Rain Water - February 19, 2014

Wednesday February 19, 2014 marks the second seasonal node of the new-year and the new Spring – 雨水 Yu Shui, “Rain Water.” During Rain Water the birth of Yang in the natural environment continues. In addition to the 24 Seasonal Nodes that we have been mentioning, each of the 24 periods can be further broken down into 3 five-day periods (making up the 72 Manifestations of the year in total). The 3 periods of Rain Water are “Otters Sacrifice Fish” (tai ji yu), “Swan Geese Appear” (hong yan lai), and “Vegetation Sprouts” (caomu mengdong). The swan goose is a rare large goose native to northern China. While we don’t have them here in the US, we do have other species of geese. Interestingly, this past weekend, I saw a small flock of geese flying north again!

One of the statements in Chinese related to Rain Water says, “Yu shui lai lin shi qi zhong, dang xin pi wei shou shang hai” – “as Rain Water arrives damp qi is heavy, be careful not to damage the Spleen and Stomach.” Walking around outside (between the piles of white), I’m struck by this change in the environment. With all the heavy snow we’ve been having, there is a lot more dampness in the environment compared with earlier in January and December. One of the problems of early Winter is not only cold, but also the real dryness in the environment. And now, that is shifting.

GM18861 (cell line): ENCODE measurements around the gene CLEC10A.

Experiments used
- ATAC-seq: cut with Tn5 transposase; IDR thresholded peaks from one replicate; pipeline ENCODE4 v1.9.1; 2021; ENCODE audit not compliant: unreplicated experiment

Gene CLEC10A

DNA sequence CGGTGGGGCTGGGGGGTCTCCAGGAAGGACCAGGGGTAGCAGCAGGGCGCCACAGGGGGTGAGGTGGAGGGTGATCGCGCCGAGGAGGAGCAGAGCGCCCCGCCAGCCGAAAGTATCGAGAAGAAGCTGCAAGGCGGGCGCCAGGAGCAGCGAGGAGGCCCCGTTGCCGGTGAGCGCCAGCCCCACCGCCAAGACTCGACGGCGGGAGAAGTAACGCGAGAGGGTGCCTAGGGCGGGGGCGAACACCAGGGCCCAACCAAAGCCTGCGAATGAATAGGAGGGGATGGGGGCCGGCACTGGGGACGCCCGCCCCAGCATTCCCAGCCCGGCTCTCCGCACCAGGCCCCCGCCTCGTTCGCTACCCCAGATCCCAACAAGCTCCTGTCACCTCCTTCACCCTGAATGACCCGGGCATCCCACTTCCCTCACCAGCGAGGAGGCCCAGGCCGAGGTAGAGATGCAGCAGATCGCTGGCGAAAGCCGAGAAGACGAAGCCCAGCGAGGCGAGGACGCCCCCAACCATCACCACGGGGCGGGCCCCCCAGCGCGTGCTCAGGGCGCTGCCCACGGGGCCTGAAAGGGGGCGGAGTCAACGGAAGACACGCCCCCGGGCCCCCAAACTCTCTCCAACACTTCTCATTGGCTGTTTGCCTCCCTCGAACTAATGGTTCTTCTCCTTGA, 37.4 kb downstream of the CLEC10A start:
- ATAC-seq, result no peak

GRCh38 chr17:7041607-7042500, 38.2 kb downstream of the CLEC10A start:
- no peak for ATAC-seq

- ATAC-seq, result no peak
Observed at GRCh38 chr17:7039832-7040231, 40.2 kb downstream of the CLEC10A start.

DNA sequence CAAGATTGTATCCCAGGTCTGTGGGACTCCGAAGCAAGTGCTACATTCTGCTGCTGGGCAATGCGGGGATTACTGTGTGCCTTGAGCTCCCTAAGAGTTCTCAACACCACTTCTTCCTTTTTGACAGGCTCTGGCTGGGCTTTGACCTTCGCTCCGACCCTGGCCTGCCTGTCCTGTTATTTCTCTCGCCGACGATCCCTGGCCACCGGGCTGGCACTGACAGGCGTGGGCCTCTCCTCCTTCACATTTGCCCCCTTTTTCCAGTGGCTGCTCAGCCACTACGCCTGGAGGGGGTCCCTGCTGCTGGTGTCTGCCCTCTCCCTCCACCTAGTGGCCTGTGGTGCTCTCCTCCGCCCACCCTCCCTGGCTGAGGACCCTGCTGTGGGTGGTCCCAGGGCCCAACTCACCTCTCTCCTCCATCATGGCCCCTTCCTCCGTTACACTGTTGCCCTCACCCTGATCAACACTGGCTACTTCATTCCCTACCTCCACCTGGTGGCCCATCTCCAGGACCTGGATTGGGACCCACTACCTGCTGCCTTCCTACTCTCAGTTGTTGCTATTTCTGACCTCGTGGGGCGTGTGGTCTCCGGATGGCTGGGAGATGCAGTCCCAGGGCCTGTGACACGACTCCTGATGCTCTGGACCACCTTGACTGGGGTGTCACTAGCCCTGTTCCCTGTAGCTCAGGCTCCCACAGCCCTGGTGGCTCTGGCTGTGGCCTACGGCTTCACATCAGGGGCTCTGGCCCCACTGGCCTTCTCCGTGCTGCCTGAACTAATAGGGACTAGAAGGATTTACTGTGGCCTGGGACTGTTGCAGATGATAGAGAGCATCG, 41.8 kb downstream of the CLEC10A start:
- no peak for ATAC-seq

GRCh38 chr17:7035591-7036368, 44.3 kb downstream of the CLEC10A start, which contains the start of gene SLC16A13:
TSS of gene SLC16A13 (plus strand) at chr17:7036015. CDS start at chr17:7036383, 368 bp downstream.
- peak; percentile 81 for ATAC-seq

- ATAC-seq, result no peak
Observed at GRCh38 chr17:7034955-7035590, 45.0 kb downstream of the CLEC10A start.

This brings us to some of the basic “to do” recommendations for the Rain Water period of time. First is to supplement the Kidney and strengthen the Spleen. We do this because the weather is still cold. Along these lines the basic “avoid” during Rain Water is “don’t rush to put away winter clothes.” The northeast US is still really cold. Later this week may be promising with a mild warming trend. But, it looks like the cold is not completely over. So, the recommendation to not rush to put away winter clothes is spot on! Even though we will soon see some warming outside, and even though in the Chinese calendar we have passed the beginning of Spring, be cautious to protect yourself against the cold. Stay warm, and remember to use moxabustion as necessary.

The second “to do” for Rain Water is eat congee! Congee is basically rice porridge or soup (depending on how thickly you prepare it). Why eat congee? Because it dovetails with the other recommendations for Rain Water. First, congee is warming and supplements the Spleen. Furthermore, congee is mildly damp draining so it protects the body against the increase in dampness in the natural environment. Congee is incredibly easy to make, and in China it is a common breakfast or brunch food. People of all levels of health can benefit from being taught to make and eat congee.

For more information on congees, moxibustion, or simply staying healthy from season to season, contact us.

Henry McCann